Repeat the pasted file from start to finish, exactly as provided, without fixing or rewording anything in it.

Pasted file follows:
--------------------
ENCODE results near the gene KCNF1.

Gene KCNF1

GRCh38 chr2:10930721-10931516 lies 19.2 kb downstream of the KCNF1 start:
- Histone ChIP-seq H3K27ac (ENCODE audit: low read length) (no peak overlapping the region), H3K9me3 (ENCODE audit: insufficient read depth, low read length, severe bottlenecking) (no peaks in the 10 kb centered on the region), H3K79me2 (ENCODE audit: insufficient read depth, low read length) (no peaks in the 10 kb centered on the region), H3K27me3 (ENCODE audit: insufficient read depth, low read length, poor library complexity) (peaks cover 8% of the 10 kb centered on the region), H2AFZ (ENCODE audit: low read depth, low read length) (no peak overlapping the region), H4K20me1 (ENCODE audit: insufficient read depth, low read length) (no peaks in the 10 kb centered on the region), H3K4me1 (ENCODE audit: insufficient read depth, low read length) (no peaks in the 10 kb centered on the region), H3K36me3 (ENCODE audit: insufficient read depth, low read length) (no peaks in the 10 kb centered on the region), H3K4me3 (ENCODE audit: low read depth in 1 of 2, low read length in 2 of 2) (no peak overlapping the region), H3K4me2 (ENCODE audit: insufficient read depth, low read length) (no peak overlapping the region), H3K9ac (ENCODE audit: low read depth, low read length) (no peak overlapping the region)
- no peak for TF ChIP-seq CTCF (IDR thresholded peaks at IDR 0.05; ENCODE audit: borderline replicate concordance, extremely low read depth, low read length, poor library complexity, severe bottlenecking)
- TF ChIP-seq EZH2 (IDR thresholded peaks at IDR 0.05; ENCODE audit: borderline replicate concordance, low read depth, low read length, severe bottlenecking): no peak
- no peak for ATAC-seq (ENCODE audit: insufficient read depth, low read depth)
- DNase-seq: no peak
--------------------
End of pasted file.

ENCODE results near the gene KCNF1.

Gene KCNF1

GRCh38 chr2:10930721-10931516 lies 19.2 kb downstream of the KCNF1 start:
- Histone ChIP-seq H3K27ac (ENCODE audit: low read length) (no peak overlapping the region), H3K9me3 (ENCODE audit: insufficient read depth, low read length, severe bottlenecking) (no peaks in the 10 kb centered on the region), H3K79me2 (ENCODE audit: insufficient read depth, low read length) (no peaks in the 10 kb centered on the region), H3K27me3 (ENCODE audit: insufficient read depth, low read length, poor library complexity) (peaks cover 8% of the 10 kb centered on the region), H2AFZ (ENCODE audit: low read depth, low read length) (no peak overlapping the region), H4K20me1 (ENCODE audit: insufficient read depth, low read length) (no peaks in the 10 kb centered on the region), H3K4me1 (ENCODE audit: insufficient read depth, low read length) (no peaks in the 10 kb centered on the region), H3K36me3 (ENCODE audit: insufficient read depth, low read length) (no peaks in the 10 kb centered on the region), H3K4me3 (ENCODE audit: low read depth in 1 of 2, low read length in 2 of 2) (no peak overlapping the region), H3K4me2 (ENCODE audit: insufficient read depth, low read length) (no peak overlapping the region), H3K9ac (ENCODE audit: low read depth, low read length) (no peak overlapping the region)
- no peak for TF ChIP-seq CTCF (IDR thresholded peaks at IDR 0.05; ENCODE audit: borderline replicate concordance, extremely low read depth, low read length, poor library complexity, severe bottlenecking)
- TF ChIP-seq EZH2 (IDR thresholded peaks at IDR 0.05; ENCODE audit: borderline replicate concordance, low read depth, low read length, severe bottlenecking): no peak
- no peak for ATAC-seq (ENCODE audit: insufficient read depth, low read depth)
- DNase-seq: no peak